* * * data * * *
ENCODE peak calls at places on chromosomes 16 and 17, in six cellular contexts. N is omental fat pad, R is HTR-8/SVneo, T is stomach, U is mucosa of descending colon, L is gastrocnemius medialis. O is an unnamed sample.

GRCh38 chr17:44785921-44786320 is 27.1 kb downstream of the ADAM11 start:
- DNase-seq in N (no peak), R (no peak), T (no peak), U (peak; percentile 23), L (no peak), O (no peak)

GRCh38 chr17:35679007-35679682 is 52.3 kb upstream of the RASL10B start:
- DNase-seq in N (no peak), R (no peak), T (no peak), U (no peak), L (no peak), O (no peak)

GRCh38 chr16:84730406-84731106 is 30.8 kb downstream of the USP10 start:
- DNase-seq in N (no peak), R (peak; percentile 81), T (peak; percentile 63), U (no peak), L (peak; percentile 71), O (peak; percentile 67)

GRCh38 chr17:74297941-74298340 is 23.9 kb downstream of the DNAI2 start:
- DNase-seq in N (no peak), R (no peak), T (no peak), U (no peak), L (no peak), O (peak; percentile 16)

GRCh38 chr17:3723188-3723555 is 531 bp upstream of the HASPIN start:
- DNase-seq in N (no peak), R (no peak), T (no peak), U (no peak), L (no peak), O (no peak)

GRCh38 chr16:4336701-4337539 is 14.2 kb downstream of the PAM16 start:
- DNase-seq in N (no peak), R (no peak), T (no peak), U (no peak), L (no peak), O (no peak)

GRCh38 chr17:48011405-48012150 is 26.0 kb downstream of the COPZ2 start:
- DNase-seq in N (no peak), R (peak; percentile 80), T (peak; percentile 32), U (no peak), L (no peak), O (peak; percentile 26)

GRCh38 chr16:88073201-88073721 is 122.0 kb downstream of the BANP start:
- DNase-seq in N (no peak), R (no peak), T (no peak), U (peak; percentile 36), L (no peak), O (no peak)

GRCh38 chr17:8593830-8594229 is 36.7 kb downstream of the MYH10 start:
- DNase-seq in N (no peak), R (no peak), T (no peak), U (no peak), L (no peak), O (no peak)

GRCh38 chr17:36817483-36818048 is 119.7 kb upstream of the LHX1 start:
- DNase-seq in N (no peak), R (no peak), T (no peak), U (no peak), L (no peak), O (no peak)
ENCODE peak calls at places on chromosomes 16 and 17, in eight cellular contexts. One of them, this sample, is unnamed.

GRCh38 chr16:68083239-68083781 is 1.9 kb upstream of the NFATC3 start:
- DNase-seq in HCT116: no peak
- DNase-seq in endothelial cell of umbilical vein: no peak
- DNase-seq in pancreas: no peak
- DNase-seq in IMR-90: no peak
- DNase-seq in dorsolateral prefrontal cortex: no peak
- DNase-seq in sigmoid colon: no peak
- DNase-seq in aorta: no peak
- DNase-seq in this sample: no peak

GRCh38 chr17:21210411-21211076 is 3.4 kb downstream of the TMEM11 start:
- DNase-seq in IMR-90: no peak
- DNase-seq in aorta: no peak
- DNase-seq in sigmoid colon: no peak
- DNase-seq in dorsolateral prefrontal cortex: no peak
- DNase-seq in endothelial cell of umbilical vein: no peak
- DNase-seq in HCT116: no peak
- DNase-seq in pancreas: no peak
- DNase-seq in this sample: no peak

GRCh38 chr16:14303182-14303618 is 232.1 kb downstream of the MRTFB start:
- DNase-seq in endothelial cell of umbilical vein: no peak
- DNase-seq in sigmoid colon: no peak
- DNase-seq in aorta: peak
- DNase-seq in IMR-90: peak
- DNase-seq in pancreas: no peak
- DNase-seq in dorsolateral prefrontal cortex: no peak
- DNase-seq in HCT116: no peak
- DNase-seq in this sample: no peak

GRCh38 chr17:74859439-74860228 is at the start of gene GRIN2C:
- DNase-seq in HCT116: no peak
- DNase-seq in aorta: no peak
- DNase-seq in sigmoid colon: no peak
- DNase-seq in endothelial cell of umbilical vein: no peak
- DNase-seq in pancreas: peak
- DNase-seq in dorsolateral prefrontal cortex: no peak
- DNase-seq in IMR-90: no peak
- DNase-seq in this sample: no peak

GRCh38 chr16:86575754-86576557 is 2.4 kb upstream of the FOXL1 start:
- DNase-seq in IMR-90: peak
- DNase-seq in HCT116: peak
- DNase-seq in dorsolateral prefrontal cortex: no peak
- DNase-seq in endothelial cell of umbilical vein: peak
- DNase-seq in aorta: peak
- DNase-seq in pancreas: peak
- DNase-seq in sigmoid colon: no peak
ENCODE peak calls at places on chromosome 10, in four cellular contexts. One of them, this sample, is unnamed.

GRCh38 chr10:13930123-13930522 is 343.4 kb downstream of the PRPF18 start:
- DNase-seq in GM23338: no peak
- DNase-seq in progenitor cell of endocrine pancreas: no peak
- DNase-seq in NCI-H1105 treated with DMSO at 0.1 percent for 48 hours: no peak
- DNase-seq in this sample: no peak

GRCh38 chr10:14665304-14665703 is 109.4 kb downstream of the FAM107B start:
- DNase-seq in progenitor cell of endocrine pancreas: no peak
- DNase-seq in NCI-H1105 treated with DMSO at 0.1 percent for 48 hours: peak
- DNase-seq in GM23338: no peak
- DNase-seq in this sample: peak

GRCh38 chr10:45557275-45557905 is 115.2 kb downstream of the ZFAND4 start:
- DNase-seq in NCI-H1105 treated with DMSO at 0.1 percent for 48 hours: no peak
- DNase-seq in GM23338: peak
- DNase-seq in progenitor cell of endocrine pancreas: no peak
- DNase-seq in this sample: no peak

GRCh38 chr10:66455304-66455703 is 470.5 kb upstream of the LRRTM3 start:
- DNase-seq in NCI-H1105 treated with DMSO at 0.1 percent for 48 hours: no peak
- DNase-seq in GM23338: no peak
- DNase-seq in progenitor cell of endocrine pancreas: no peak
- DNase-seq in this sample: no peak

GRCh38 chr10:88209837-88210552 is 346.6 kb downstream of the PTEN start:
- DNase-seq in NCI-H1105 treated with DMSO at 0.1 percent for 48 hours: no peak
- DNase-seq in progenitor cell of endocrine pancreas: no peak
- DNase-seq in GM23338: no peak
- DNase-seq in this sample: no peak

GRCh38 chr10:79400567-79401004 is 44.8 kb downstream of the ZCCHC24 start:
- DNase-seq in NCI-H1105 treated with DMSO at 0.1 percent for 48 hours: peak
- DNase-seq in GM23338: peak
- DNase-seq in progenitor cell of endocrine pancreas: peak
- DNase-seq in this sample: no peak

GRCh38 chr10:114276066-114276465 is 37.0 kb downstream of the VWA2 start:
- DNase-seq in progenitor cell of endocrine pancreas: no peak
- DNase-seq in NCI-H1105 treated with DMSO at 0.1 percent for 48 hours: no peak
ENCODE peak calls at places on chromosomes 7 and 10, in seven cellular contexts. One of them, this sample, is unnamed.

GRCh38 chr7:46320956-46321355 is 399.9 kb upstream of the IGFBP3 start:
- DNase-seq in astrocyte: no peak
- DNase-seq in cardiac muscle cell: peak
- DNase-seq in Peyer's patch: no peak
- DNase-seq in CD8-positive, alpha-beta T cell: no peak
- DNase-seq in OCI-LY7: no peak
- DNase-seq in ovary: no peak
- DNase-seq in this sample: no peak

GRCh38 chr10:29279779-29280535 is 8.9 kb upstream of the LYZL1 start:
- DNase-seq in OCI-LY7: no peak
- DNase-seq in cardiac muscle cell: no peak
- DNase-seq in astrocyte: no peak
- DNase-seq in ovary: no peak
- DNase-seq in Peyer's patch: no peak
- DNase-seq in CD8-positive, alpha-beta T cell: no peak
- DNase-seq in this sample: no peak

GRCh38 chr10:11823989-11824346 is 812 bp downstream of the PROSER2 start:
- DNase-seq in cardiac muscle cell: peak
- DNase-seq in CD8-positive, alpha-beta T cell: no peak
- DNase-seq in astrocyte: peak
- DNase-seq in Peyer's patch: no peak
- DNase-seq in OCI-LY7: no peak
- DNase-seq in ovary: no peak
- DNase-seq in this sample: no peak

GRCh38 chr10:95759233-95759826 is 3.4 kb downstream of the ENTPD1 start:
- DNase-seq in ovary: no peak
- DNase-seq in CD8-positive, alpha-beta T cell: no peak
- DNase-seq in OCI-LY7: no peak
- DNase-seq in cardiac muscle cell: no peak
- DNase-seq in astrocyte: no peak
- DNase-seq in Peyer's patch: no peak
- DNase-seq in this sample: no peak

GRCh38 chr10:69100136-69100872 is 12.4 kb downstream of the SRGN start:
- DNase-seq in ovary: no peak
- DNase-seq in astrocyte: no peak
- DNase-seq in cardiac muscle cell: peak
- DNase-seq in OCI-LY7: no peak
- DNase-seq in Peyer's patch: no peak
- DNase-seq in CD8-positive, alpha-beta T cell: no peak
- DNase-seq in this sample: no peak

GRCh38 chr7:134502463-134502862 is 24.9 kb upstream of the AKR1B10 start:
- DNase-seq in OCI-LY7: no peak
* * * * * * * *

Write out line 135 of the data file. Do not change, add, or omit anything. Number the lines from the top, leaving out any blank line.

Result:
- DNase-seq in ovary: no peak